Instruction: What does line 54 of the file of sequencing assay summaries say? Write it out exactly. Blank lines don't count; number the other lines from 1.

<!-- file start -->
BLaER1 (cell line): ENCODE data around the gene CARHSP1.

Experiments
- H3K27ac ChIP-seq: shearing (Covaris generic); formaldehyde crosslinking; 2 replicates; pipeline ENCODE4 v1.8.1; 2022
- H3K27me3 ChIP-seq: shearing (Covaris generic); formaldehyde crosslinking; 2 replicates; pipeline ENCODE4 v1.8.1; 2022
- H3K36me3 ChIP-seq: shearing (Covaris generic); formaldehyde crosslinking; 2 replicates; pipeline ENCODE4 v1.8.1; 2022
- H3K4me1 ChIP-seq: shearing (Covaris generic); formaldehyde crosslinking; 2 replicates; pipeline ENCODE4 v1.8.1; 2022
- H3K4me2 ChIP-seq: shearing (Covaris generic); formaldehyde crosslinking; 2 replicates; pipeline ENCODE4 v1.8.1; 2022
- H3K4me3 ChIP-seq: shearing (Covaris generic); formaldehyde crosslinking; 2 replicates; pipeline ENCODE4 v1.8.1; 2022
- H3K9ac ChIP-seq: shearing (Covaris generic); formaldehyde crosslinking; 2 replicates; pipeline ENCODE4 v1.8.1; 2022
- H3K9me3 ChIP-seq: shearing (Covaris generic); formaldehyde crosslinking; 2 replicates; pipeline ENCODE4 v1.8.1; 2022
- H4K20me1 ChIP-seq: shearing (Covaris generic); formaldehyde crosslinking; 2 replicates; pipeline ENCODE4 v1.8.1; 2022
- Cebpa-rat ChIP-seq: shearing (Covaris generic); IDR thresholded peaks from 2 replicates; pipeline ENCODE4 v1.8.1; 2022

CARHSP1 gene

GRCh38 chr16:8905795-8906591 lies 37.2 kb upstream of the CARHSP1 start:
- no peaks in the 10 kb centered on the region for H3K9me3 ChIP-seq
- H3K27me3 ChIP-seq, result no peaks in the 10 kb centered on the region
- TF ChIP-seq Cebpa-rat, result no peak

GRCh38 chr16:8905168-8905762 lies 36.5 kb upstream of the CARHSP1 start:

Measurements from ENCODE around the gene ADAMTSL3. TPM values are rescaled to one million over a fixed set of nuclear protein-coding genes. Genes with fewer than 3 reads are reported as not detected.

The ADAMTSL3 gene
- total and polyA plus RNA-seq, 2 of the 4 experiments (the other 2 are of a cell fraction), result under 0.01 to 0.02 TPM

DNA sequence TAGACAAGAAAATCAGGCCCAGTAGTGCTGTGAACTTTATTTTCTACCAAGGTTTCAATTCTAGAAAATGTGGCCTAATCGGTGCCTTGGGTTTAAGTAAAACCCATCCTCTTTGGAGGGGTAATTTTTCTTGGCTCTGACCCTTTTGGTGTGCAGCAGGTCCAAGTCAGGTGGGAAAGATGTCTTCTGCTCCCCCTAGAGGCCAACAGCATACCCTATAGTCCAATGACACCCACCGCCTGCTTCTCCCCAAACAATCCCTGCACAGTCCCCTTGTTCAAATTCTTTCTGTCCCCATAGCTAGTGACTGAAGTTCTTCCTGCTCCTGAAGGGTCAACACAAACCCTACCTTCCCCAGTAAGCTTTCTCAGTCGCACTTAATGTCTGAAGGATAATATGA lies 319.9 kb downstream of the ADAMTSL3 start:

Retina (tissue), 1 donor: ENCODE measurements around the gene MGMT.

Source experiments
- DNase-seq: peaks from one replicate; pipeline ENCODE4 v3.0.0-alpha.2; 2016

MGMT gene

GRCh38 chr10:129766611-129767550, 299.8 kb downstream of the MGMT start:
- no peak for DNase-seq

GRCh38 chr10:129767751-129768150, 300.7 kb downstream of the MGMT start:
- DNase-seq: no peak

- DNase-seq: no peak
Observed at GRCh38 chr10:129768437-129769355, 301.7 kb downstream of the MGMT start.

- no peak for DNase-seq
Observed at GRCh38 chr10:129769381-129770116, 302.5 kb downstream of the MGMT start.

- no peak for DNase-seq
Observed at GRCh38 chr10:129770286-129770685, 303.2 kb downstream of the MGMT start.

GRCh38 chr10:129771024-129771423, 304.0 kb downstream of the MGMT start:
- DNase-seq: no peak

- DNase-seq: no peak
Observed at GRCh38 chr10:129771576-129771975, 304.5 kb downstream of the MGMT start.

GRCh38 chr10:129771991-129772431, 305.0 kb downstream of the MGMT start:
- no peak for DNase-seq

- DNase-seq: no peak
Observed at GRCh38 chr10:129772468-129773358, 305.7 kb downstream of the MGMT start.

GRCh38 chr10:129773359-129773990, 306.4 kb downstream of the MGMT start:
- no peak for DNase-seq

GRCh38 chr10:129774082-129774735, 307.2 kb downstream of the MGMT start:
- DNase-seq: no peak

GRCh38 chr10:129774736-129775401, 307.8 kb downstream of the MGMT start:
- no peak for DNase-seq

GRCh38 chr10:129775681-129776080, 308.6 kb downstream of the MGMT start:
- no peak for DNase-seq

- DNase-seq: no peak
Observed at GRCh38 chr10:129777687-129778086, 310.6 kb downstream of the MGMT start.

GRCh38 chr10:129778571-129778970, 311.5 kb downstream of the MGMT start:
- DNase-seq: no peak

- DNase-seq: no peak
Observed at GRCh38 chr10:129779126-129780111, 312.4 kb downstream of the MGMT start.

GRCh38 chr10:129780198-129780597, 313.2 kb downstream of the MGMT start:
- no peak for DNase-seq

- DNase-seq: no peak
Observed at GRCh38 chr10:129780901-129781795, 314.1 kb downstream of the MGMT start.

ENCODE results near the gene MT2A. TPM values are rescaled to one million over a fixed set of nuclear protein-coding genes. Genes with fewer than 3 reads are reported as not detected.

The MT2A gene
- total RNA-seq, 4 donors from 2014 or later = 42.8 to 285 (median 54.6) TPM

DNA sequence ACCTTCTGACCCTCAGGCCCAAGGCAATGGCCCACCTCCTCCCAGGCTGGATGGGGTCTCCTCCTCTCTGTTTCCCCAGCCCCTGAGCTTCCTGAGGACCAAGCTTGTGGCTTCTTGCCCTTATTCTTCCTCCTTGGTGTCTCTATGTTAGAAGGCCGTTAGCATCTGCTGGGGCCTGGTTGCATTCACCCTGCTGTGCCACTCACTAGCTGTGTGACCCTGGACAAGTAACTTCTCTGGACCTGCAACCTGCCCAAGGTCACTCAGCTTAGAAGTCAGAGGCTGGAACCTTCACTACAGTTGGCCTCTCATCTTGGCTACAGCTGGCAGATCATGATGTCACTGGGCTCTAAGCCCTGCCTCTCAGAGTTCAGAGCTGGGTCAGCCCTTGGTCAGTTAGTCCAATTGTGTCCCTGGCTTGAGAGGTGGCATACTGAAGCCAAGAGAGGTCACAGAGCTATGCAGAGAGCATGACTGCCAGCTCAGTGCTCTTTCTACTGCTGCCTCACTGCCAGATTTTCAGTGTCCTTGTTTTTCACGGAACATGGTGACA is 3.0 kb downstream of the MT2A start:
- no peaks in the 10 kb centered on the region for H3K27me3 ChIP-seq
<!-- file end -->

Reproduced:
Observed at GRCh38 chr10:129777687-129778086, 310.6 kb downstream of the MGMT start.